Thursday, January 17, 2008

Faith Works 1-19-08
Jeff Gill

Open All the Time, Not Always Possible

With some hesitation, “Faith Works” jumps into the discussion around Britney Spears.

Yes, Britney Spears.

You heard the story from last week, and I write this with real fear that almost anything could happen by the time this column sees print. She’s a mother who has already lost custody of her children, and when she had a hearing where there was a chance of getting some kind of visitation back, she showed up late, then backed out of the court building, drove around the LA area, and then . . .

What was little discussed but generally noted was that Ms. Spears drove past a place in Studio City, California called “The Little Brown Church of the Valley,” came back around the block with a flotilla of photographers chasing her from vehicles and in the air, and stopped to go into the church.

Why that church?

No one knows for sure, but the sign out front likely had something to do with her decision. “Come in and pray, the door is open night and day.”

The Little Brown Church was born in 1930 when Rev. John Wells felt a calling to build what he called “a refuge” in the growing fringes of Los Angeles. The church looks like a piece of middle America from the middle of the last century. Knotty pine furnishings, a pulpit to the left, a Warner Sallman portrait of Christ to the right, and communion table in the center.

Did it look like a church from the Louisiana of Britney’s not so distant youth? Or was it the wording of the sign, probably passed many times before?

In 1989 Central Christian Church of Van Nuys and the Little Brown Church combined their ministries, creating the Church of the Valley, with “The Little Brown Church of the Valley” an outreach ministry of the core congregation. (Look around at their work through their website,

And don’t confuse this body with “The Little Brown Church in the Vale,” also known from the hymn as “The Church in the Wildwood” which is in Iowa, and online at

The Church of the Valley is part of my home tradition, the Disciples of Christ, and I’ve worked with their music minister, Bill Thomas, at a number of Disciples’ events. Bill wasn’t in the area of The Little Brown Church when Britney arrived, but the youth minister, Michael Kosik was, and even for an Angeleno, the media frenzy was more than he’d ever seen.

As a pastor, his first instinct was to give the person some privacy who had come in response to the sign, “Come in and pray, the door is open night and day.” But by the time he had made a circuit of the building and reminded all the gathered press that this space was indeed a sanctuary, the person who came in had gone out, leaving almost as quickly as she had arrived.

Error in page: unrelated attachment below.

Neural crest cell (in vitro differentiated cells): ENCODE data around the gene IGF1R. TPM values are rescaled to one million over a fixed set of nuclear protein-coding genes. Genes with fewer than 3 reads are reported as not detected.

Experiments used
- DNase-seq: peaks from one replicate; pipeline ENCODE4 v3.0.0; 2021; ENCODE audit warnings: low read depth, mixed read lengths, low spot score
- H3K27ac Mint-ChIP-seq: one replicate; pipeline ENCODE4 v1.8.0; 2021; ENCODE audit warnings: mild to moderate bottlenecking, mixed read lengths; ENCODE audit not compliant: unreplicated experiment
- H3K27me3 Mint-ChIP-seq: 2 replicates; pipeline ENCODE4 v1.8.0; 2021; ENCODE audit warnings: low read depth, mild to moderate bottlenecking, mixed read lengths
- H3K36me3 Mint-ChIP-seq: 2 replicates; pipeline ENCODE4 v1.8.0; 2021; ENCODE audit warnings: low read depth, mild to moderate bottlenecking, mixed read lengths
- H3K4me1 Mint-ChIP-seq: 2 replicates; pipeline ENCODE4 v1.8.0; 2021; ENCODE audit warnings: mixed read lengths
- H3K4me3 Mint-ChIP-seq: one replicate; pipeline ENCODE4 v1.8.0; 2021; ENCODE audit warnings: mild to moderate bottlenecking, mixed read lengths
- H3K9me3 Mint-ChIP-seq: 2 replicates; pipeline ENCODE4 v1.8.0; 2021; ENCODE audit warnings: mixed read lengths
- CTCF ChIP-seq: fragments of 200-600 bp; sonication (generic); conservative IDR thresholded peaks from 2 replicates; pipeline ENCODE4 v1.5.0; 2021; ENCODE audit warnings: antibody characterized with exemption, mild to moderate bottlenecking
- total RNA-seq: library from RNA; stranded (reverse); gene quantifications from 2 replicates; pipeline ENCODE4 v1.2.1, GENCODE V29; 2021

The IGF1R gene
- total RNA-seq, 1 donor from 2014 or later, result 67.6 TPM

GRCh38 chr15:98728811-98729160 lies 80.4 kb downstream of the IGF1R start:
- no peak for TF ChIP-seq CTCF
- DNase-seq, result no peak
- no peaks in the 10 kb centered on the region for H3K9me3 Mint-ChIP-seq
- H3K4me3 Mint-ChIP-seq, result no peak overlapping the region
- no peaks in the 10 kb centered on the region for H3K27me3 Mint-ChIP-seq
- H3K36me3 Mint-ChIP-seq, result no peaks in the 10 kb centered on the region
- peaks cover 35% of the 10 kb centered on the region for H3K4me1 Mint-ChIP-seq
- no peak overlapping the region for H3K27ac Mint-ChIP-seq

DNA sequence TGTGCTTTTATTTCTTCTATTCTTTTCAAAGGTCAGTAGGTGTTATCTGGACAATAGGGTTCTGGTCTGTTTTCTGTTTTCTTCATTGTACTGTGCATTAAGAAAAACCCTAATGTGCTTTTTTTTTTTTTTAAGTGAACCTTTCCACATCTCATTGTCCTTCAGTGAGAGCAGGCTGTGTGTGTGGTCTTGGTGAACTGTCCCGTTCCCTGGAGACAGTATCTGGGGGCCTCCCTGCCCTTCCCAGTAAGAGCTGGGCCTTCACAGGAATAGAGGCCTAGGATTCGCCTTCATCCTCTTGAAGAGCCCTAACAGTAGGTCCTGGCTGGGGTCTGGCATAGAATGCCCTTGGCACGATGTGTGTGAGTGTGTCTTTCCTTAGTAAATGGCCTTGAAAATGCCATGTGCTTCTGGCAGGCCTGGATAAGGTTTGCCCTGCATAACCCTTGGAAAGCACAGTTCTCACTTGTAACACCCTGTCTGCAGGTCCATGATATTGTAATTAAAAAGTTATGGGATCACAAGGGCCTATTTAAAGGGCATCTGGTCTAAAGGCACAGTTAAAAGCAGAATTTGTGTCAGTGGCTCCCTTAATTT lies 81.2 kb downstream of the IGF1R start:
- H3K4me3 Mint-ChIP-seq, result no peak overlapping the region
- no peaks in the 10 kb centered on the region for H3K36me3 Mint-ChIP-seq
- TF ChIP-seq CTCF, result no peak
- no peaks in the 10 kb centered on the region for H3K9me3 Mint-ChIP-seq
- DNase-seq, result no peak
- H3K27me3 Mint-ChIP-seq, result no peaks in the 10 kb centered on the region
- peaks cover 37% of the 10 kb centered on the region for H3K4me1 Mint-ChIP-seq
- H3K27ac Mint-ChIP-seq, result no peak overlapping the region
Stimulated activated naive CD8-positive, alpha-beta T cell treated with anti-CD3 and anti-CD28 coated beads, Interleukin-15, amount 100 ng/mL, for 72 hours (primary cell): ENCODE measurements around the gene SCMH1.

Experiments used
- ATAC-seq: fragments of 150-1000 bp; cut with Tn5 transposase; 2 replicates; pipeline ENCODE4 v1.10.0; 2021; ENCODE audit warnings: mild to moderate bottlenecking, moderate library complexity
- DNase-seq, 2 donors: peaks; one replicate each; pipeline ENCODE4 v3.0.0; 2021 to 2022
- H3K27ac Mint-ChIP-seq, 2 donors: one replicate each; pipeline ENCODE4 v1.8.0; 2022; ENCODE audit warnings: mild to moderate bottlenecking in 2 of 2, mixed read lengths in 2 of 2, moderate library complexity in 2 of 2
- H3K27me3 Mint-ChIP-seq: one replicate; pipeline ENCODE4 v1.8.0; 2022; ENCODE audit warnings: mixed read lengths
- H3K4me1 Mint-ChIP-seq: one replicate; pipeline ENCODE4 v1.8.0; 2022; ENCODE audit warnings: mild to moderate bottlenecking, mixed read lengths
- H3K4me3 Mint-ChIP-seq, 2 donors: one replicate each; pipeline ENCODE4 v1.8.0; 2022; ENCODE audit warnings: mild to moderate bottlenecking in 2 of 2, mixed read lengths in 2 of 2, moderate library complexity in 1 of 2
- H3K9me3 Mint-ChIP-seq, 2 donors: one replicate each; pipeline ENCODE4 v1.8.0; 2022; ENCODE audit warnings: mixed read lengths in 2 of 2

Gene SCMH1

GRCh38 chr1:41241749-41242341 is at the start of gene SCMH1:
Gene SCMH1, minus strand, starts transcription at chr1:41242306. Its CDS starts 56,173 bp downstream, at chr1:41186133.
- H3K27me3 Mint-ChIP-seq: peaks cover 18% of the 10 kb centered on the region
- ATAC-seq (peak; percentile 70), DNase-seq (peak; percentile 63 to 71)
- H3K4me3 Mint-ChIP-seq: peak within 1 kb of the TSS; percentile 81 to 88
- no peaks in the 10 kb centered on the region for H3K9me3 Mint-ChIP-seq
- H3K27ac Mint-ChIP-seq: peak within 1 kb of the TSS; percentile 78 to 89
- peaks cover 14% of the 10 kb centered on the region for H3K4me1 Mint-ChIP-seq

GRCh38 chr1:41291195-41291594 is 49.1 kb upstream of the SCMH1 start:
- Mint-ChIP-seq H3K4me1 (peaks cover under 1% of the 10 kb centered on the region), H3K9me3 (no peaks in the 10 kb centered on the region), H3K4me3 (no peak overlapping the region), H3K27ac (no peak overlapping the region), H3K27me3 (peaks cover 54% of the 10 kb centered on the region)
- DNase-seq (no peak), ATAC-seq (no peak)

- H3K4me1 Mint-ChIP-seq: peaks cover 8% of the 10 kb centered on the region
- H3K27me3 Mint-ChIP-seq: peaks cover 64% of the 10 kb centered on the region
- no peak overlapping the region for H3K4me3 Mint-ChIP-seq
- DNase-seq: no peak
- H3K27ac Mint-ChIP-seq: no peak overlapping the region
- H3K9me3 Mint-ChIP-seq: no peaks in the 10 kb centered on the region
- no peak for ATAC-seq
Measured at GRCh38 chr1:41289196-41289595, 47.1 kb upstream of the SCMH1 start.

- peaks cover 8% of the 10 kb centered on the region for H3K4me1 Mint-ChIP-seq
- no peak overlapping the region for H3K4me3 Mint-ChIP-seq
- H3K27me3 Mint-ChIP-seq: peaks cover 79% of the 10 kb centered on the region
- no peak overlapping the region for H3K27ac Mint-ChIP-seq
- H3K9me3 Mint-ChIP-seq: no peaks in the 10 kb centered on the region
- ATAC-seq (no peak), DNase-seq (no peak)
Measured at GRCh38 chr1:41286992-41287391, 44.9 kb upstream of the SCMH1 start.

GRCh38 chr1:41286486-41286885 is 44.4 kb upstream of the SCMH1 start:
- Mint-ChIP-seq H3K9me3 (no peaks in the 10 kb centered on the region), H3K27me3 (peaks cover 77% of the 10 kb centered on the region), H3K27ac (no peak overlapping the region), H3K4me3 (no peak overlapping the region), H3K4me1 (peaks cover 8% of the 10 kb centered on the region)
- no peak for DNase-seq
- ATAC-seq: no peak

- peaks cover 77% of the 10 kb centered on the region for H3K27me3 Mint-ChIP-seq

What I’ve heard secondhand is that Britney was distraught, distracted, and could barely even sit down, pacing about as if pursued by . . . what? There are many descriptions we might fill into that gap of the kind of haunting specters that might drive such a soul from place to place, pew to pew, and then out the door.

I’m proud of The Little Brown Church for trying to remain a refuge, even in the San Fernando Valley, opening their doors to all comers, and putting out a brave sign advertising that fact. Britney Spears did not find peace, not yet, but I am heartened even in my sorrow that it was a place that said they were open for prayer that she came to when she didn’t know where else to go.

Bill and Michael and the rest of the staff at COV have, in fact, bent over backwards not to join the media maelstrom. Kudos to them, as everyone from former security guard employed for a week and garbage collectors have taken money from tabloids to tell their stories, true or fabulized. All we can know is that a woman with a troubled heart stopped by, looked for a moment of peace, and then moved on.

Should our doors be open? In the heart of an urban neighborhood, out in an isolated rural location, can we safely keep our doors so open we could erect such a sign, even if it meant just a few minutes refuge for a lonely, maybe even lost soul, to come and kneel?

“Come in and pray, the door is open night and day.” We are in all likelihood not each and all called to provide such a ministry. But are circumstances such that your place of worship, or at least some corner for prayer, could be available for a passer-by?

Jeff Gill is a writer, storyteller, and supply preacher around central Ohio; he’s delighted in open doors to places of worship in some of the most unexpected places. Tell him where you’ve paused to pray at

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